This wonderful road trip drama traverses the Iranian landscape with a family and their dog. Along for the ride are a mother (Pantea Panahiha) and father (Hasan Majuni) and their two sons, one grown (Amin Simiar) and the other a bouncing off the walls 6-year-old (Rayan Sarlak). The story comes together in small hints as the family deals with their circumstances, attempting to shield the younger son (and the audience) from what is actually happening. It is by turns tense and warm and funny.

Review: Topside

This is a really gritty and entirely engaging little film. It’s about Nikki (co-director Celine Held) and her 5-year-old daughter Little (Zhaila Farmer) who’re living on the edge underground in a homeless camp beneath the city of New York. Their life is not easy by any stretch, but they have a warm bond and community and a place of their own. But when the powers that be decide to clear out the riffraff, Little is forced to accompany her mother into the unknown and noisy and VERY bright city. And the question becomes whether they will be able to survive and stay together up there.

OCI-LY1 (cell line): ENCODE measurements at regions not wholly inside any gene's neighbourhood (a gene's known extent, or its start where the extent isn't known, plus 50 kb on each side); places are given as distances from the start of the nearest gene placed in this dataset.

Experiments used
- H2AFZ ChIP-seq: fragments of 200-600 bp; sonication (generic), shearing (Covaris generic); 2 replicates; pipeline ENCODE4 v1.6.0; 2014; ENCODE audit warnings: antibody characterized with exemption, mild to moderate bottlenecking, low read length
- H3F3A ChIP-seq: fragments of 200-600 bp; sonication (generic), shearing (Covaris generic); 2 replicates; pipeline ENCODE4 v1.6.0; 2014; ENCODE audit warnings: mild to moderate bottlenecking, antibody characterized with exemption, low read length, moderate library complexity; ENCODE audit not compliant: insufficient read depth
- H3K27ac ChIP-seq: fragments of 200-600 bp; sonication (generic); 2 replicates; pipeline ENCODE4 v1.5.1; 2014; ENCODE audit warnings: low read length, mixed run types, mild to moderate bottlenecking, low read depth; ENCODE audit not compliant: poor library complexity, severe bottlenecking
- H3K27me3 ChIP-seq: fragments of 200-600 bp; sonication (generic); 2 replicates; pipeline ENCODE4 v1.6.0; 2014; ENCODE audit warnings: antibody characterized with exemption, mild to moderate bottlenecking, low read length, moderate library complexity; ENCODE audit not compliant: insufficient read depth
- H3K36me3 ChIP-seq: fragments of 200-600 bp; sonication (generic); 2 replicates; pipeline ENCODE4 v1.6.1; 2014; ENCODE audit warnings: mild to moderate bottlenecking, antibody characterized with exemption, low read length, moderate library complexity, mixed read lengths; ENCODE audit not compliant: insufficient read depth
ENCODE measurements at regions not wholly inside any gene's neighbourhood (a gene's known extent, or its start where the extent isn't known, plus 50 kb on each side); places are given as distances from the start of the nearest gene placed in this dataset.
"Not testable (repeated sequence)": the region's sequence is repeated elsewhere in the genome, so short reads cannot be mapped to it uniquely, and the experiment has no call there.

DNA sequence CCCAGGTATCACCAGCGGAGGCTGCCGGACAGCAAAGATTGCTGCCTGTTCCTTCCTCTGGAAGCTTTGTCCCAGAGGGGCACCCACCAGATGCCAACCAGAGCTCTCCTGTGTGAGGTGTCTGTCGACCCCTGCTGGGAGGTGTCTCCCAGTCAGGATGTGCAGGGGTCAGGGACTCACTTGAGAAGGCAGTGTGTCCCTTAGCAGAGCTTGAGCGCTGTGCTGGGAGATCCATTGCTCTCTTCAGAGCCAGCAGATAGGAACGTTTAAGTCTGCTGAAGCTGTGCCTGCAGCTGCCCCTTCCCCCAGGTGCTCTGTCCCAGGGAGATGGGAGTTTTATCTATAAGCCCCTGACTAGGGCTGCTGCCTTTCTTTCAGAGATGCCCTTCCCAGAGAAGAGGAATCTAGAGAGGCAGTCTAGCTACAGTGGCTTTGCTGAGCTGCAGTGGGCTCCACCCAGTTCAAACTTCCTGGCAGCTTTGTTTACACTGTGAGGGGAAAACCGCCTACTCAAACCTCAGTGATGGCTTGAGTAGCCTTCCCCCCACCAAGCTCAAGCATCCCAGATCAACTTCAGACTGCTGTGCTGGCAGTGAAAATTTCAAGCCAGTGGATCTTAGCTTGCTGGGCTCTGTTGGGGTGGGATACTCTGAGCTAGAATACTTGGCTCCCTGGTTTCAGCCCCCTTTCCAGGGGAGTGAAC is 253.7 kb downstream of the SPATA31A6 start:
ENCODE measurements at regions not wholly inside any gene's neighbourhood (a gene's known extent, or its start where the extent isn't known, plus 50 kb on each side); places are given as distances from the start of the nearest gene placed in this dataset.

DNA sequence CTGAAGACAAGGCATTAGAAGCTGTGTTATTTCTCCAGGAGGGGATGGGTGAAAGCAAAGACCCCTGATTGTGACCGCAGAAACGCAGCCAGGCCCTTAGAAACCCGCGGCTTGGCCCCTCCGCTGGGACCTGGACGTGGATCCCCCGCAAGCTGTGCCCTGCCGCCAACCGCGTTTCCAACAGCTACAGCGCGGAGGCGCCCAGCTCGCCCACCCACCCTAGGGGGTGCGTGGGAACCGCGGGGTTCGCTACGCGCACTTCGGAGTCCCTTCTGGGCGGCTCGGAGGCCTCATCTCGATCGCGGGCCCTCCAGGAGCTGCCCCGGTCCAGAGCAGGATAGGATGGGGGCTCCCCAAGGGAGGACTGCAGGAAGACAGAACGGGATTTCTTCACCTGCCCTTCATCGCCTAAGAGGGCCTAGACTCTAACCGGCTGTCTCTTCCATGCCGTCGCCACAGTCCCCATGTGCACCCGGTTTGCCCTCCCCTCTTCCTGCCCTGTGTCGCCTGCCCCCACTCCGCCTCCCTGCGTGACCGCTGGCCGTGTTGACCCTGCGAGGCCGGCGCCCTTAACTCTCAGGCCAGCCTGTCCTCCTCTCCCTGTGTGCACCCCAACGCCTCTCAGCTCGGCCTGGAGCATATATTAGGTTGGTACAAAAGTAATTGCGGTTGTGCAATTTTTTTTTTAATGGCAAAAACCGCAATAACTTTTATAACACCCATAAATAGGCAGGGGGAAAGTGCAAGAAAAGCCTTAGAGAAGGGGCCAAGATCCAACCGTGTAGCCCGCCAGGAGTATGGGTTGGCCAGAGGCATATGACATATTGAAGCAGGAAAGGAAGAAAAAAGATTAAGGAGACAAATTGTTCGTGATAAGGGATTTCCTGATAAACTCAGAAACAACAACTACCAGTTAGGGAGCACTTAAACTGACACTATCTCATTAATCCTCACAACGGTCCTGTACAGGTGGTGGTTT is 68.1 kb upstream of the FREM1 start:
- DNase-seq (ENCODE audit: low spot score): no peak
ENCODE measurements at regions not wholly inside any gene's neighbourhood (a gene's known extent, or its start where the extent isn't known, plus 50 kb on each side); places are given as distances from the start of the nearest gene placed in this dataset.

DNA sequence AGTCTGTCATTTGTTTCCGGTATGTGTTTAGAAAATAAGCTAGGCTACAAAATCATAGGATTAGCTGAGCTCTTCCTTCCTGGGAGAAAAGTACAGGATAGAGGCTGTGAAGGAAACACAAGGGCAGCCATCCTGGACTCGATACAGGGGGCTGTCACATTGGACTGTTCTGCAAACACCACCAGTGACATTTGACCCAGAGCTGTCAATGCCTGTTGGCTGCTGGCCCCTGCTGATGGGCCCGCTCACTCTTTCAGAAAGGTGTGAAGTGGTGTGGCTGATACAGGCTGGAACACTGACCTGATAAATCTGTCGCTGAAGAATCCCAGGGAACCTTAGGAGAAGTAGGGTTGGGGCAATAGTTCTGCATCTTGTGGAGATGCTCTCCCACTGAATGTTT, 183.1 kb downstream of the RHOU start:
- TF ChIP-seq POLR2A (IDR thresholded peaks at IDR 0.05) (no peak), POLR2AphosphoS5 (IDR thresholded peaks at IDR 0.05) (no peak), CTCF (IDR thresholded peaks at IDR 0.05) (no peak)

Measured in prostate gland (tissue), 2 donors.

Review: Licorice Pizza

This quirky coming-of-age rom-com was one of my favorite films of the year. The leads, Alana Haim and Cooper Hoffman, are unknowns, but there are some fabulous cameos from A-listers, particularly Sean Penn and Bradley Cooper. It’s a quietly unfolding love story with an older woman that takes place as a young man hustles his way around town and into her heart. 

Review: Drive My Car

Adapted from a short story by Haruki Murikami, one of my favorite authors, Drive My Car is a haunting drama about love and grief and reckoning. It centers on two main characters. Actor turned theater director Yusuke Kafuku (Hidetoshi Nishijima) is two years removed from his wife’s sudden death and still grappling with the meaning of their relationship when he comes to Hiroshima to direct Chekhov’s “Uncle Vanya” for a theater festival. The organizers insist for legal reasons that he use their driver for the duration of his stay. She’s a taciturn young woman named Misaki (Toko Miura) who ended up in Hiroshima after her own personal tragedy. And as she shuttles him back and forth to the theater in his beautiful red Saab 900, they slowly bond over the unresolved sadness in their lives. And I say slowly because the movie clocks in at just about three hours, though it doesn’t feel long at all.